I’ve been working under the assumption that a blog is only a blog if it lets readers post comments/questions. But spending a whack of time researching the blogosphere as one of our company’s social media analysts, I occasionally stumble across “blogs” that I don’t think deserve that label. Apparently, by the strictest definition of the word (i.e. Web + log) a blog can be just that: an online journal, no way to write in the margins of the logbook. All talk, no action.
Hmm. No comments = no conversation, that’s what I think. I mean, what is a comment-less blog but a glorified electronic brochure?
Oops, these are not “blogs”, but rather testimonials from 17 students in 13 faculties, beautifully packaged and carefully written. “It’s the only place I’ve ever wanted to go to school!” “First year is terrific!” .. you get the point. Glowing endorsements and squeaky clean anecdotes. What they don’t have is:
- Comments, trackbacks, or any form of feedback.
- Any contact info – nary an email.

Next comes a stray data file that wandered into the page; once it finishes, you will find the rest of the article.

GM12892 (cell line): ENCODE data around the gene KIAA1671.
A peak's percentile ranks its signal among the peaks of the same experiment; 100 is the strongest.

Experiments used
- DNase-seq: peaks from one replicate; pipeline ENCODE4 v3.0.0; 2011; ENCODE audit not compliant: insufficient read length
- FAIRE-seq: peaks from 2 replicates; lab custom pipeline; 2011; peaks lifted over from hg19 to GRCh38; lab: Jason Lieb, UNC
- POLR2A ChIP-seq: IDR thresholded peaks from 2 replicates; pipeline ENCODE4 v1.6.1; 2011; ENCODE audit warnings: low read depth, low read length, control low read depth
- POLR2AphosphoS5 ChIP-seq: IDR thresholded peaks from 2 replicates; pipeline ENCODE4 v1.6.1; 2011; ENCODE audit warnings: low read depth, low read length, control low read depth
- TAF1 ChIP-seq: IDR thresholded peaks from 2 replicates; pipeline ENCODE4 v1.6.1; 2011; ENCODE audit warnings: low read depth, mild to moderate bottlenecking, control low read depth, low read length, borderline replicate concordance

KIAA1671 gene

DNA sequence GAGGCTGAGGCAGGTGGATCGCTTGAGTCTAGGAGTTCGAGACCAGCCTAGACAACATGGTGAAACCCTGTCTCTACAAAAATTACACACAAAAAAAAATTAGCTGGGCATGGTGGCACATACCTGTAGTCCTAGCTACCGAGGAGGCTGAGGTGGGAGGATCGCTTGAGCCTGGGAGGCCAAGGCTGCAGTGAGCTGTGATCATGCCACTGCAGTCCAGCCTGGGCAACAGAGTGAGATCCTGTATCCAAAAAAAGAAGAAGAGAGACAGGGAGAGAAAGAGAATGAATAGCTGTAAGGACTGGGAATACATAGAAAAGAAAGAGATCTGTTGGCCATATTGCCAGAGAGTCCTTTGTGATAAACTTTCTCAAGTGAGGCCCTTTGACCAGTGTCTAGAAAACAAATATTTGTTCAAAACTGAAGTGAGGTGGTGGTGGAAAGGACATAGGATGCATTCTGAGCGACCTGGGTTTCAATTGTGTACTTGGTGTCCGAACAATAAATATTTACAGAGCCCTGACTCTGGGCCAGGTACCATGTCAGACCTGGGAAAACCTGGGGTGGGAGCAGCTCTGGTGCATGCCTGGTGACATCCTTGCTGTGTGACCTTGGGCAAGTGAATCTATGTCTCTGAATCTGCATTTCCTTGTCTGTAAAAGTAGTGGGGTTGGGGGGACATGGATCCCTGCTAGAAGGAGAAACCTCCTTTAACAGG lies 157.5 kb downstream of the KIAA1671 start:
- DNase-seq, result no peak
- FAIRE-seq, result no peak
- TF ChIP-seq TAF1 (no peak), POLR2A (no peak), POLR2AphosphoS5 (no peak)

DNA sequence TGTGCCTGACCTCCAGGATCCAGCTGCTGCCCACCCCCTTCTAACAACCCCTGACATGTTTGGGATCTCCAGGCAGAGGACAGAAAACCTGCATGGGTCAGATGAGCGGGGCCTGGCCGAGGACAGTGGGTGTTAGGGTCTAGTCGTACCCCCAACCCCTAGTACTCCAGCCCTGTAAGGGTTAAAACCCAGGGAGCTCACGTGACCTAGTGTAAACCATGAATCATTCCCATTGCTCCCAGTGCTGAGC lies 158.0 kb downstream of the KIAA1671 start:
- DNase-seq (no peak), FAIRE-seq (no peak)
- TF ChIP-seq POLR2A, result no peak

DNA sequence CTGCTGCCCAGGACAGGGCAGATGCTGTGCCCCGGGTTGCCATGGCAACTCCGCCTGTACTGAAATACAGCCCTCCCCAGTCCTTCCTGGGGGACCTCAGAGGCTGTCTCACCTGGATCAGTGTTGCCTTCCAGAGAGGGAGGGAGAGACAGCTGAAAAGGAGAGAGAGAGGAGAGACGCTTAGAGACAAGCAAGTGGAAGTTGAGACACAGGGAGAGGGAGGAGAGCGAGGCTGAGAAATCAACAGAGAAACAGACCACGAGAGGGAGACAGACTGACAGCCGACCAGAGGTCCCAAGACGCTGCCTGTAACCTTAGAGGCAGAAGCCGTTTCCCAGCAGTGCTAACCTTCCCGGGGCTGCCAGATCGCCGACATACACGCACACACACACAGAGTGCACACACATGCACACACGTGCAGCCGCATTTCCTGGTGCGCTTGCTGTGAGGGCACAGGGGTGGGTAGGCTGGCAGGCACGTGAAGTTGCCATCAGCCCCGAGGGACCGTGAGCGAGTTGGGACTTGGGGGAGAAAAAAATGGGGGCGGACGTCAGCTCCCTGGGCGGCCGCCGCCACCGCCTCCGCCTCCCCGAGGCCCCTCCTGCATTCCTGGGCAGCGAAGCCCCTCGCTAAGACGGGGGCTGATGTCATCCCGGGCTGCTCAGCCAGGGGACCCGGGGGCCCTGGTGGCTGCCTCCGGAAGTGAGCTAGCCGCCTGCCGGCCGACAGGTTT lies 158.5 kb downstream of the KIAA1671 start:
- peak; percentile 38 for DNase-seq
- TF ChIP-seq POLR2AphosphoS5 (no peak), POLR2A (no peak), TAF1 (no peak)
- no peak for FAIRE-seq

- An invite from the school’s blog network to would-be bloggers (as I’ve seen done by other schools, such as the University of Western Ontario).
- Any links to a Facebook group, Twitter account, YouTube video, MySpace page… isn’t this kind of social media and networking what college-age kids are all about??
Hey, if the University for Manitoba wants to run online testimonials, at least they could use a more hip format, such as the videos of students at Seneca College. (Alas, you can’t talk back to a video, but it beats static words and photos!)
To see a real student blog, check out the musings of this computer science student at the University of Waterloo. And he’s got the metrics (traffic, number of comments, volume of incoming links) to prove it!